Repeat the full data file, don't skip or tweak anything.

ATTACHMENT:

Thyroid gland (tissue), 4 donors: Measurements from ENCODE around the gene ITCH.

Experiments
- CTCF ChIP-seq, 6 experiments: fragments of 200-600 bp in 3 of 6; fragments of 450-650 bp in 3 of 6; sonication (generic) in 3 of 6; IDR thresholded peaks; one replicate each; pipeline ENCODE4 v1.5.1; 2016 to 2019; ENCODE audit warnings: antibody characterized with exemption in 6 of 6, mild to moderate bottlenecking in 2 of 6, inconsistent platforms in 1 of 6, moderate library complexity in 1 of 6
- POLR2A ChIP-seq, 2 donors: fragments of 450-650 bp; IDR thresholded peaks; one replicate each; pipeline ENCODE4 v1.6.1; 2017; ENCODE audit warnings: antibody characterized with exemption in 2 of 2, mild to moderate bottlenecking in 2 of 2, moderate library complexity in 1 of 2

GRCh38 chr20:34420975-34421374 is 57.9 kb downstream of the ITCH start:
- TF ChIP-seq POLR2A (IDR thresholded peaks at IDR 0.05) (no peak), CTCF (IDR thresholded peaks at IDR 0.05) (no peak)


Thyroid gland (tissue), 4 donors: Measurements from ENCODE around the gene ITCH.

Experiments
- CTCF ChIP-seq, 6 experiments: fragments of 200-600 bp in 3 of 6; fragments of 450-650 bp in 3 of 6; sonication (generic) in 3 of 6; IDR thresholded peaks; one replicate each; pipeline ENCODE4 v1.5.1; 2016 to 2019; ENCODE audit warnings: antibody characterized with exemption in 6 of 6, mild to moderate bottlenecking in 2 of 6, inconsistent platforms in 1 of 6, moderate library complexity in 1 of 6
- POLR2A ChIP-seq, 2 donors: fragments of 450-650 bp; IDR thresholded peaks; one replicate each; pipeline ENCODE4 v1.6.1; 2017; ENCODE audit warnings: antibody characterized with exemption in 2 of 2, mild to moderate bottlenecking in 2 of 2, moderate library complexity in 1 of 2

GRCh38 chr20:34420975-34421374 is 57.9 kb downstream of the ITCH start:
- TF ChIP-seq POLR2A (IDR thresholded peaks at IDR 0.05) (no peak), CTCF (IDR thresholded peaks at IDR 0.05) (no peak)